A NASA spacecraft is hurtling toward a historic New Year's Day flyby of the most distant planetary object ever studied, a frozen relic of the early solar system called Ultima Thule.
Four billion miles (6.4 billion kilometres) away, the unmanned spaceship, New Horizons, is poised to zoom by at 12:33 am (0533 GMT) on January 1, at a distance of just 2,200 miles (3,500 kilometres) from Ultima Thule.
That's more than three times closer than New Horizons came to Pluto when it zipped by the dwarf planet in 2015.
So what is this strange object, which is named after a mythical, far-northern island in medieval literature and has its own rock anthem performed by Queen guitarist Brian May?
"This is truly the most primitive object ever encountered by a spacecraft," said Hal Weaver, project scientist at the Johns Hopkins Applied Physics Laboratory.
Relatively small, scientists aren't sure about its exact size.
But they believe it is about 100 times tinier than Pluto which measures almost 1,500 miles (2,414 kilometres) in diameter.
Ultima Thule is also in a freezing area of space, suggesting it may remain well preserved.
"Really, it is a relic from the formation of the solar system," said Weaver.
'Attic' of the solar system
Ultima Thule (pronounced TOO-lee) lies in the Kuiper Belt, a vast cosmic disc left over from the days when planets first formed.
Astronomers sometimes call it the "attic" of the solar system.
Scientists didn't even know the Kuiper Belt existed until the 1990s.
The Kuiper Belt begins some three billion miles (4.8 billion kilometres) beyond the Sun, past the orbit of Neptune which is the furthest planet from the Sun.
"It is teeming with literally billions of comets, millions of objects like Ultima which are called planetesimals, the building blocks out of which planets were formed, and a smattering - a handful of dwarf planets the size of continents, like Pluto," said Alan Stern, principal investigator on New Horizons.
"It is important to us in planetary science because this region of the solar system, being so far from the Sun, preserves the original conditions from four and a half billion years ago," Stern added.
"So when we fly by Ultima, we are going to be able to see the way things were back at the beginning."
High-speed, close encounter
The New Horizons spacecraft is speeding through space at 32,000 miles (51,500 kilometres) per hour, travelling almost a million miles per day.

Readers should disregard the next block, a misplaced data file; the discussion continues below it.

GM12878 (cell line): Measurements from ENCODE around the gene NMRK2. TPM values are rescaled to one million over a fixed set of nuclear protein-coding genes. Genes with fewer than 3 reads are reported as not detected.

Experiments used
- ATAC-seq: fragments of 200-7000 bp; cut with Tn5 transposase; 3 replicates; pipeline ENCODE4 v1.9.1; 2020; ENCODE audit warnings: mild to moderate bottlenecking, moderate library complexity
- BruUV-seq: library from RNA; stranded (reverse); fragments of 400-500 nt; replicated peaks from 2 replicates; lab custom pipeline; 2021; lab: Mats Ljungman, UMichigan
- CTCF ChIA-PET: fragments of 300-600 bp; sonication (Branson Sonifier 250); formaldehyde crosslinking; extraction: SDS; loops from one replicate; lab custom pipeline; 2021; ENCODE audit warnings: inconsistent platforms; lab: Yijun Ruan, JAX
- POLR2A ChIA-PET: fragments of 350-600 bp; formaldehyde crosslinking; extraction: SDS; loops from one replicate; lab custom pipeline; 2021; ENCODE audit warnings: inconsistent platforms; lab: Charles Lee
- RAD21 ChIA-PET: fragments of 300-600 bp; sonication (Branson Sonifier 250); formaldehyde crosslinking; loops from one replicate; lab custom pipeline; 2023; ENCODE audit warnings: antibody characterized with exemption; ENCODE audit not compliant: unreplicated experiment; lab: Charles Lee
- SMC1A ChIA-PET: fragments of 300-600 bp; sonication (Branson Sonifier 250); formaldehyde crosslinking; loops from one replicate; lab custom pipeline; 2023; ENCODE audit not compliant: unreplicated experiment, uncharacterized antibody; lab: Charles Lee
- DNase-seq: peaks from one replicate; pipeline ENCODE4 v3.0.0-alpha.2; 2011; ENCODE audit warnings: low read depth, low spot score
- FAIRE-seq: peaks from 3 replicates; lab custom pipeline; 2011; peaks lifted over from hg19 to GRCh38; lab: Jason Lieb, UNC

At that pace, if it strikes a piece of debris as small as a rice pellet, the spacecraft could be destroyed instantly.
"We don't want that to happen," said Stern.
If New Horizon survives this flyby, it will do so while furiously snapping hundreds of pictures of Ultima Thule, in the hopes of revealing its shape and geology for the first time.
New Horizons sent back stunning images of Pluto - including a never before seen heart shape on its surface -- in 2015.
This time, "at closest approach we are going to try to image Ultima at three times the resolution we had for Pluto," Stern said.
But the flyby "requires extremely precise navigation. Much more precise than we have ever tried before. We might get it, and we might not," Stern added.
Answers to come?
Ultima Thule was first discovered by the Hubble Space Telescope in 2014.
Scientists figured out in 2017 that Ultima Thule is not spherical but possibly elongated in shape. It may even be two objects.
It does not project the repeated, pulsing light scientists expect to see from a rotating cosmic object, raising puzzling questions.
Could it be surrounded by cosmic dust? Enveloped by many tiny moons? Oriented in such a way that its pole is facing the approaching spacecraft?
NASA hopes the flyby will reveal the answers.
The first images are expected by the evening of January 1, with release planned for January 2.
More, higher resolution shots should follow.
Though no live images are possible at this distance, NASA plans to broadcast online during the flyby, featuring an animated video and music by Queen guitarist Brian May, who holds a degree in astrophysics and is releasing a musical tribute to accompany the event.
"I was inspired by the idea that this is the furthest that the Hand of Man has ever reached," May said.
And Stern hopes this won't be the end for New Horizons, which launched in 2006 and is powered by plutonium.
"We hope to hunt down one more KPO (Kuiper Belt Object), making an even more distant flyby in the 2020s," Stern said.